Come on my mini-tour!

Greetings from Minnesota! The temperature climbed above 32 today, and the smell of spring is faintly in the air. I know we probably haven’t seen the last of snow and cold, but I’m pretty certain we might be done with below zero temperatures for this winter.

Bet you’ll never guess what I did on Sunday…

Well, I’ll tell you! I put my rather novice video and narration skills into action at the farm. The first video gives a look at some of our baby calves in hutches. You even get to hear a few animal sound effects. The second video shows the grown-up gals in one of our milking cow barns. I tried to offer a few helpful comments about animal care and descriptions of what you’re seeing, but you can always mute me if I get too boring 😉

Calf Video

Cow Video



If you have any questions about what you see in the videos I would love to talk more about them. Just leave me a comment, and I’ll respond as soon as I can.

Running Tales

So on this Valentine’s Day (bet you thought you were going to escape today’s post without a v-day reference, didn’t you??). On this Valentine’s Day, I knew I wouldn’t have time to run unless I created time. “Creating time” is code for just getting up earlier. I crawled out of bed way before I wanted to, wished my sleeping husband a happy valentine’s day, and headed off to the gym.

My legs weren’t really sore from my long run this weekend, but they were definitely more tired than usual. I did an easy first mile by necessity and then kept increasing the speed as I went. Final stats of 3.75 miles @ 9:25. A good run for a Monday, but I wish it would have felt a little easier. I hopped off the treadmill a few minutes early because I knew I needed some extra time to stretch.

Today was yet another reminder of why I like to run in the morning. It’s a great way to start the day! ( if only it didn’t involve getting out of bed so early…)

Happy Valentine’s Day to all. I don’t mean to sound mushy, but hopefully you think of all your loved ones today and have a happy reminder of how blessed you are. I will definitely be saying a little extra prayer of thanks tonight.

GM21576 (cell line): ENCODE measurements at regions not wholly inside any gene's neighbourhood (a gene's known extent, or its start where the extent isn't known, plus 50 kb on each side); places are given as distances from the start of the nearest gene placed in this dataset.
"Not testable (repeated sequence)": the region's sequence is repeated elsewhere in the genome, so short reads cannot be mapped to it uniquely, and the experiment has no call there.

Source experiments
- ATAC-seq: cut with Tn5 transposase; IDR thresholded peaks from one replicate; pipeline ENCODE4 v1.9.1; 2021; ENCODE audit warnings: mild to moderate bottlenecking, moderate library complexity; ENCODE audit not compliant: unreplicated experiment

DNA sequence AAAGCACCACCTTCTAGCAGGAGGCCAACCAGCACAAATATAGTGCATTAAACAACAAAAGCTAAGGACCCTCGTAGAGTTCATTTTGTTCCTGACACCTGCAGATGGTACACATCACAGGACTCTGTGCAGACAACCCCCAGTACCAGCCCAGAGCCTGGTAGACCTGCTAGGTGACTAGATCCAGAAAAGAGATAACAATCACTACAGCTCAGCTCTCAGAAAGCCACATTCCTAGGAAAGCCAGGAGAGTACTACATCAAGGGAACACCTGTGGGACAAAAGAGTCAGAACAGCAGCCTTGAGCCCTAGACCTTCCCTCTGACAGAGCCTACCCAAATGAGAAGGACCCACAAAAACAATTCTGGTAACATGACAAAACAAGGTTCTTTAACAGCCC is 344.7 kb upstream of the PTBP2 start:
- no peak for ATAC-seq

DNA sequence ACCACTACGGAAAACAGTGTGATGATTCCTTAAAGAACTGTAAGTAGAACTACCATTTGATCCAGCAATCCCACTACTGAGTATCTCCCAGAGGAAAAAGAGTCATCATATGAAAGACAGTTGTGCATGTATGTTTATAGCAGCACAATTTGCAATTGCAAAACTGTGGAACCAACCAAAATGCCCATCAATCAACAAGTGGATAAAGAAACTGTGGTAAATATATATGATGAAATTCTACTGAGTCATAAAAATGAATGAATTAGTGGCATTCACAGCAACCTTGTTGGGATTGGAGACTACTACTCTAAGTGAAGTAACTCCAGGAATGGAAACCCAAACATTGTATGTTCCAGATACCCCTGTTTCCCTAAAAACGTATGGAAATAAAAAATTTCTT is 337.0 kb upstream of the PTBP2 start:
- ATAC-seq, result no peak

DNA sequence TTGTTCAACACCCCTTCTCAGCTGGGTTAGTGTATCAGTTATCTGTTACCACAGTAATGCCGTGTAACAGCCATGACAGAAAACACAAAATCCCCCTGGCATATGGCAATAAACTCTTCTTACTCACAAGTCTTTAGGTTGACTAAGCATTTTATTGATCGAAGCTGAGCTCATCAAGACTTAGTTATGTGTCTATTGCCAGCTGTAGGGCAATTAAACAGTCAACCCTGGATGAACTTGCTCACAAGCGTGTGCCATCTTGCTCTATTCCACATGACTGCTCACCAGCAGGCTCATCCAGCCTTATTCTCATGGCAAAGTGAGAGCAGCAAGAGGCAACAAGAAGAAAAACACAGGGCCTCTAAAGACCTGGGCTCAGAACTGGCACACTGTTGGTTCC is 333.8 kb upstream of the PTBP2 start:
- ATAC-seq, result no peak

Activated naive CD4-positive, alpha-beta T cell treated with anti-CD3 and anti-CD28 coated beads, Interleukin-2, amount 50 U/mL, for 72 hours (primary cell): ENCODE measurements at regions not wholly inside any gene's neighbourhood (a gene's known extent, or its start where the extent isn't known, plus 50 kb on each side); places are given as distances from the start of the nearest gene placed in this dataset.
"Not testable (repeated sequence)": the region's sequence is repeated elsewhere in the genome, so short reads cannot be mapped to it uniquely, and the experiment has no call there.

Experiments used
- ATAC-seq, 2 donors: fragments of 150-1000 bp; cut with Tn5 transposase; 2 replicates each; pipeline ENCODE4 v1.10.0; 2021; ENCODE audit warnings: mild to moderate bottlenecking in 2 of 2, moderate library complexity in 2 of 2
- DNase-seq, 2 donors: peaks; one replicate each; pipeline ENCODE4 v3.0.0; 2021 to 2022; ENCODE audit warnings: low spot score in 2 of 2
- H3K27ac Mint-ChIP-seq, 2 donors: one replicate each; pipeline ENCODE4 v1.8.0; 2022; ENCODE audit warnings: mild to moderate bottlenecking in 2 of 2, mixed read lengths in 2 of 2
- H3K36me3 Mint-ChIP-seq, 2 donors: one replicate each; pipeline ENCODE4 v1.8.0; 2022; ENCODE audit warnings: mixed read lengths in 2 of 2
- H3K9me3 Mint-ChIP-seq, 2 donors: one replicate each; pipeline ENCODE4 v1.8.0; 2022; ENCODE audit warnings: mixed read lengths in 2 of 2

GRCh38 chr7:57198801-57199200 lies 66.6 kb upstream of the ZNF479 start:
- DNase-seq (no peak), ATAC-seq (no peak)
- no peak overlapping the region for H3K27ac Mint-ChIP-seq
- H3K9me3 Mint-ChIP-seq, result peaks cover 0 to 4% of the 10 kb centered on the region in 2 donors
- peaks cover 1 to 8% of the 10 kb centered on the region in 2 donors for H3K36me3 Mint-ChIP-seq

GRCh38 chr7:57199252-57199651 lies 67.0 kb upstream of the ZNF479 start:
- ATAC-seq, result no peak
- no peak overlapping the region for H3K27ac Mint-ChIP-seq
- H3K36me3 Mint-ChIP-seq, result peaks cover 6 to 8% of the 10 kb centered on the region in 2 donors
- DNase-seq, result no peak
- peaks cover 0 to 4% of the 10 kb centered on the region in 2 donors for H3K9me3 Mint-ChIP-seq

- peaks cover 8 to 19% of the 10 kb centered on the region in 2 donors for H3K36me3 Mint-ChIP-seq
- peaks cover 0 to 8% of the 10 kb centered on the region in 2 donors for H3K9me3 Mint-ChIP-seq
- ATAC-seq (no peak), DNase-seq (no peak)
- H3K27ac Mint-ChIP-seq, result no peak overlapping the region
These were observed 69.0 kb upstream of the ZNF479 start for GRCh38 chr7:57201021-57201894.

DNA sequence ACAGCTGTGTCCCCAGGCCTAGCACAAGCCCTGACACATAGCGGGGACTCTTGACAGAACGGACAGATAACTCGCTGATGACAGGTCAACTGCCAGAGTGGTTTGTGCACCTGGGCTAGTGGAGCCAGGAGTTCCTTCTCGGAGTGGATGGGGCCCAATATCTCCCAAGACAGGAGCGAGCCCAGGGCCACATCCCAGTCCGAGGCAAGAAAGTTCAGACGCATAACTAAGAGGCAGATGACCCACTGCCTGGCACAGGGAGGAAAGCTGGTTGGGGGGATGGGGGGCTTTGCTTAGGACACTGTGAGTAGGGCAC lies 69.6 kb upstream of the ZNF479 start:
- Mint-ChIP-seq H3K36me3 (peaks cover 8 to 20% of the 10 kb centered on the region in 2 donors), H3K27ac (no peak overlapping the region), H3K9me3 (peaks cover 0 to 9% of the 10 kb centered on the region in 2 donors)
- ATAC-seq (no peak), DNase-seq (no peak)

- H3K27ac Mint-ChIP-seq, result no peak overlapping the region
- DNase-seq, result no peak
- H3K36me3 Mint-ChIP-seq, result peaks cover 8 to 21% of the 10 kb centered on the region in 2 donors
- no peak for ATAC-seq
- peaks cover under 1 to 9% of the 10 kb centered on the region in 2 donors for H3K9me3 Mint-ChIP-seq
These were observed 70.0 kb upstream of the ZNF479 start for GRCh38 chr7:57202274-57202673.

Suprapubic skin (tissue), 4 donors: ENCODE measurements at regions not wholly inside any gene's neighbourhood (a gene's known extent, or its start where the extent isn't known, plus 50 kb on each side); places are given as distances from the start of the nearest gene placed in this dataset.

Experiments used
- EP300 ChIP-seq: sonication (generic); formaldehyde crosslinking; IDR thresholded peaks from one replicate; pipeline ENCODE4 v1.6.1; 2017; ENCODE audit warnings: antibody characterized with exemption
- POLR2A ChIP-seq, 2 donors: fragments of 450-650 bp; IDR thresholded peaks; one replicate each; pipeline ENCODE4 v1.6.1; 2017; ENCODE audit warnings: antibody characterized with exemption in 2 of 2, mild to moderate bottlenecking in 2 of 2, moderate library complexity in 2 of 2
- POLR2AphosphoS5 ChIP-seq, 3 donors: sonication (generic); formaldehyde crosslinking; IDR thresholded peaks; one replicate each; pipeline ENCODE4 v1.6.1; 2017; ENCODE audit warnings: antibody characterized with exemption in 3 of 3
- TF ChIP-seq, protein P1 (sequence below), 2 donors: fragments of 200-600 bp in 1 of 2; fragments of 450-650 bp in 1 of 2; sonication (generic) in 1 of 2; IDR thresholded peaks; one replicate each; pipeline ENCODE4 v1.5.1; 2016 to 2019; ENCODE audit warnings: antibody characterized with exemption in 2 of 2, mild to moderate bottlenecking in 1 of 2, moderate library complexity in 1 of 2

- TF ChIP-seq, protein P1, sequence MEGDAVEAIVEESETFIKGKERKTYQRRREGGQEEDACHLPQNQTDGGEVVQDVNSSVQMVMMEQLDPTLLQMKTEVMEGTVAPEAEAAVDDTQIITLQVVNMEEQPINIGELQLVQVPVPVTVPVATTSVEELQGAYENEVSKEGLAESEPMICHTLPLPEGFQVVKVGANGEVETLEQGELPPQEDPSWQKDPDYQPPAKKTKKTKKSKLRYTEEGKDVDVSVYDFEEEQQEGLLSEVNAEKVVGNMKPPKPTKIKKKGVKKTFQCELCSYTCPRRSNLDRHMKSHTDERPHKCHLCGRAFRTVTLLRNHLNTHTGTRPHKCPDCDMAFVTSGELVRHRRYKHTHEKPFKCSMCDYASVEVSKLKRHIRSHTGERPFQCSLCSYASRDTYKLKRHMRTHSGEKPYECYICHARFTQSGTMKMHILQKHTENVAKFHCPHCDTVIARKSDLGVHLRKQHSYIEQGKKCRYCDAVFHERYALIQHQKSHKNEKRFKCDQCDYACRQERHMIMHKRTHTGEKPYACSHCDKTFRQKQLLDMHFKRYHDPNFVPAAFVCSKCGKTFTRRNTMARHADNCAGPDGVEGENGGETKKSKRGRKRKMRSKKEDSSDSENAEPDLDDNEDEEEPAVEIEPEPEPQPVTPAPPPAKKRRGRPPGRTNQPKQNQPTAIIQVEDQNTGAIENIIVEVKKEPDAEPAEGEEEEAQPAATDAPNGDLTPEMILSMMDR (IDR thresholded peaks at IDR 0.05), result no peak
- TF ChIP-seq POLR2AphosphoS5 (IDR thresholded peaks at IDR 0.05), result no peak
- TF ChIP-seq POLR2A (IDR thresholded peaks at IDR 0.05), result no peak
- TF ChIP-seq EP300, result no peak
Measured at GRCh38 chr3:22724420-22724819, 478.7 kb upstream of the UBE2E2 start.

Any questions on my first-ever farm videos?

Do you have a hot date for tonight? 🙂

About Lisa

Hi, I'm Lisa. Dairy farmer's wife and Minnesotan to the core, I write about rural farm life, running down country roads, and the food, faith, and family that bind everything together. Follow along on my journey.
This entry was posted in Baby Calf Care, Cows, Running and tagged , , , . Bookmark the permalink.

12 Responses to Come on my mini-tour!

  1. Heidi Nicole says:

    I’m assuming that the cows are in a free stall style barn – how is it that some of them are up higher, the ones walking around in the background? That was odd to me, but it has been a while since I have been on a farm so it might be normal nowadays…

    Great videos…it makes me miss farming! I think the best time of year to be farming is in the spring – just before everything becomes a muddy mess!

    • Lisa says:

      The barn I filmed in is actually a compost barn. We use a powered rake behind a tractor to mix in sawdust everyday, and it creates a soft, dry, bedding mixture that just builds up – higher and higher so that’s why the cows look so high up! We haul everything out several times per year to the field to use as fertilizer, so sometimes the pack is much lower, but because as spring gets closer it’s high like this. This post talks more about compost barns – https://cowspotsandtales.wordpress.com/2010/10/01/our-soon-to-be-mother-cows/ Our other barn is a freestall, so I may have to film in there next!

  2. Brit says:

    Great videos. I still think you have an accent. 😉

    No hot dates for V-Day for me. We developed a leaky hot water heater yesterday, so Chris and I got eachother a new hot water heater for V-Day. Sweet. Just we really wanted.